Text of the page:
patterns of being

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As a little girl, I’d spend the occasional Friday night with my grandparents. On Saturday morning, my grandmother would shake me awake: “Jeanne, are you awake?” she’d ask over and over with increasing volume. “Yes ma’am,” I’d eventually say. Upon her order, I’d sit up and look at her only to hear her say: “I just wanted to tell you to sleep as long as you want to.”

My granddaddy would feed me cornflakes then load me into his faded red-and-white Ford Fairlane and drive me around the county, pointing out every family’s homeplace. Back then, folks around town gave directions using family homeplaces as markers for turns or mileage. I still do.

Aunt Rene came into possession of the house when the elderly man she cared for died. Though she lived somewhere else for a period of time so Uncle Bill could be near his work, that white board house in the middle of town was Aunt Rene’s house for as long as I can remember. Forgetting to turn the stove off was bad enough, but when she began to dose them (her sister, Lucy, had come to live with her by then) their tablets several times a day because she couldn’t tell the difference between waking from a nap and waking from a night’s sleep, moving The Girls to an assisted living home became an undeniable, unavoidable necessity. Though she was less than thrilled with her change of address, Aunt Rene eventually settled in, flirting with the single men and finding a bigger pocketbook to hold her frequent Bingo winnings. She was quite the social butterfly, that one.

Shortly after the move, Aunt Rene began to collect napkins. We’d go out to eat at a restaurant, and while we paid the bill, she’d open that big ole’ pocketbook of hers and empty the napkin holder into it, never taking the holder itself, mind you, only its contents. I gave her packages of napkins purchased at restaurant supply stores in hopes of quelling her sticky fingers, but it simply was not the same.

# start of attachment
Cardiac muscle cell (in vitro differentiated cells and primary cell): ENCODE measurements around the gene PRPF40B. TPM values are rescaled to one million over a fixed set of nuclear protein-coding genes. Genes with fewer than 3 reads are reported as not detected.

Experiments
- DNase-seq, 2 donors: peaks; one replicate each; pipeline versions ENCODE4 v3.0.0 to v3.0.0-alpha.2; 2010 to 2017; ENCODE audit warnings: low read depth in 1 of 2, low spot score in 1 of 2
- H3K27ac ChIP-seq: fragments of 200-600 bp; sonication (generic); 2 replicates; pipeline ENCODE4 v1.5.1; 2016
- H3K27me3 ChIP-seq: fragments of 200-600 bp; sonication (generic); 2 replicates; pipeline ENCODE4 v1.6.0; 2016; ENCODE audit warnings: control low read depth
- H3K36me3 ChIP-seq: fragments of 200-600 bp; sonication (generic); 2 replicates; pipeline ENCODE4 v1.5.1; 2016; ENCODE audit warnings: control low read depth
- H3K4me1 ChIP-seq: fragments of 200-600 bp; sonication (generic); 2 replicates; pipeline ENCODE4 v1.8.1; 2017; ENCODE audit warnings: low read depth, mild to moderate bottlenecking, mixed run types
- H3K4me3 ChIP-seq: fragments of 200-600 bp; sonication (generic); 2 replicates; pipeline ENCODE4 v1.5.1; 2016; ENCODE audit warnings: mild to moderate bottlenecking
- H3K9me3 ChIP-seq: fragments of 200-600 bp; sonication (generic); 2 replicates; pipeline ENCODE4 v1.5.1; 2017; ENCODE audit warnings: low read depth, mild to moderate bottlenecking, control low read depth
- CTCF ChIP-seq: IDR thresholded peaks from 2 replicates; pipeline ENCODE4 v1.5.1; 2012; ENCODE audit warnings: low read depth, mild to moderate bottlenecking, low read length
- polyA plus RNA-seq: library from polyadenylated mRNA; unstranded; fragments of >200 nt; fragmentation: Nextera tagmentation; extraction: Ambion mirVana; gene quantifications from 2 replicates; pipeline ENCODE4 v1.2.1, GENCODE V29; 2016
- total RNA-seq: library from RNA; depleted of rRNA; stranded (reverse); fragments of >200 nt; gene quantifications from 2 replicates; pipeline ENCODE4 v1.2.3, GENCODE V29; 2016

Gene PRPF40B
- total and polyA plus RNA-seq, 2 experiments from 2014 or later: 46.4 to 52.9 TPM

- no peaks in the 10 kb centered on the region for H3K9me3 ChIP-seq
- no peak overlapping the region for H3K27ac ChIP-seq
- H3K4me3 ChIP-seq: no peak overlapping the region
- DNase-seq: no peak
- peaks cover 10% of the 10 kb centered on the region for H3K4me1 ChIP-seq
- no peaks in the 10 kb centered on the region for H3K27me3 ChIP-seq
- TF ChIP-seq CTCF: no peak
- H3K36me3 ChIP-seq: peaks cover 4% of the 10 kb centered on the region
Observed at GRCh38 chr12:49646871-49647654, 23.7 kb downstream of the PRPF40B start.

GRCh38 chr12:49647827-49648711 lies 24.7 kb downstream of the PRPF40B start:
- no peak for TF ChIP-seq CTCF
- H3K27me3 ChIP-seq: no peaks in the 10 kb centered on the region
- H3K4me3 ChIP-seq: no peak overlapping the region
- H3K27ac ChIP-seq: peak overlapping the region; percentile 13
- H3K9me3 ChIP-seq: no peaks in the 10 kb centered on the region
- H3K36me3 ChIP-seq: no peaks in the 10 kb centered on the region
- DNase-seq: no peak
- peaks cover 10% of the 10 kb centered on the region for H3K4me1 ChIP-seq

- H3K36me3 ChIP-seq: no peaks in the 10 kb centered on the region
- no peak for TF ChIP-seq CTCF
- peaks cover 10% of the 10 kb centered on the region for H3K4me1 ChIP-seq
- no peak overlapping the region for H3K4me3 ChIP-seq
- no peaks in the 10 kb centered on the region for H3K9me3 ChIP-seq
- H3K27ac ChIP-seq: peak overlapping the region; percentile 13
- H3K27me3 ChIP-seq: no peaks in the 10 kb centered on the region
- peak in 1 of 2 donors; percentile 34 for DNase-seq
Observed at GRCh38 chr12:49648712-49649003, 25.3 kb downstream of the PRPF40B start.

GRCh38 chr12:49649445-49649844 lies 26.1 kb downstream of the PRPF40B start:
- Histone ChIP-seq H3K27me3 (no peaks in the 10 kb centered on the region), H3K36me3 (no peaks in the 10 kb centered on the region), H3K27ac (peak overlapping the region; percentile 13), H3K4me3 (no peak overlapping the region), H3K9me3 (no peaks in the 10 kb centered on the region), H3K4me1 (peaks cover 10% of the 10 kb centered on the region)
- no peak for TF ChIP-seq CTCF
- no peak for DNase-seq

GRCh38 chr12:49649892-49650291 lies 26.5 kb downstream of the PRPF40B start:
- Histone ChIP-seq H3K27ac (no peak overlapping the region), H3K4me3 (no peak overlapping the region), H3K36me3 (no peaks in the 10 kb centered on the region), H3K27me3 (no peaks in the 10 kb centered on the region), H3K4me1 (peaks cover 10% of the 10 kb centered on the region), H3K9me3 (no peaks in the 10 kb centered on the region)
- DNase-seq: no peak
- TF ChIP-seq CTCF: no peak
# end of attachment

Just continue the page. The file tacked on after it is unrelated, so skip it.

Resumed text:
She also became an avid collector of cardboard boxes – empty cardboard boxes, thank goodness – availability taking precedence over size. “You just never know when you might need a good empty box,” she’d tell me in what I declare was a tone of pride in her voice when I asked about the growing mountain of boxes in the corner of her room beside the bed. About once a week (sometimes twice, depending), Mother and/or I would go by rid her room of most of her stash, always respectfully leaving a few behind.

It was actually a rather endearing (if frustrating at times) behavior. Though she never gave us more of an answer than the standard you-just-never-know answer, I ‘spect those boxes were a throwback to times in her past when, from what I hear, she could fit everything she owned into a small cardboard box and still have room left over. And I ‘spect they represented the future. Though she quit talking to us about it, I’m quite sure the hope of one day filling those boxes with her earthly belongings and moving back to her home never completely left her. And every now and then when I think about Aunt Rene and her boxes, I imagine that maybe those boxes made her feel in control of her life somehow, if for no other reason than she and she alone would decide what to put inside them.

I think about Aunt Rene when I remember how as an undergraduate student, I transformed empty boxes into nightstands and coffee tables through the magic of paint, tape, glue, and old magazines. I think about her when I fill boxes with things I just can’t yet let go of, telling myself “The children will want this one day.” I think about her as I poke around in search of boxes to hold my various projects, boxes as creative containers that will keep visual clutter to a minimum while making it easy to start and stop without having to pull everything out or put everything up. It is a throwback to the days when to save time and conserve mental capacity, I had a tote bag for every organization I was affiliated with, filled with what I needed for that particular group, a way to grab and go. “What in the sam hill are you going to do with that?” my husband asks as I pick up an old hat box at the thrift shop. “Well,” I tell him as I continue to survey and assess, “you just never know when you might need a good empty box.”


  1. Susan F.

    Your writing is always so honest and so enjoyable to read–today’s offering is no exception!

    • whollyjeanne

      Thank you, Susan. I do so appreciate your words, especially since this is just a little something I plucked off the mantle of my memory, dusted it off, and posted. No great epiphany, no world-saving solution. Just a wee little tale about women who love boxes.

  2. Jane Cunningham

    At my husband’s behest, i just surrendered my cardboard box collection to recycling last week. Sister of mine <3

    • whollyjeanne

      I’m glad I wasn’t drinking anything when I read this, Sugar, cause most liquids burn when they come up through your nose in laughter. xoxoxo

  3. Merry ME

    I don’t think I could be considered a “hoarder” but when it comes to saving cardboard boxes, I’m with your aunt. Nothing pains me more than turning them over to the recycle truck. Sometimes there’s just not enough room in the garage to keep them. And you can rest assured, as soon as they are all gone, I need a box for mailing.

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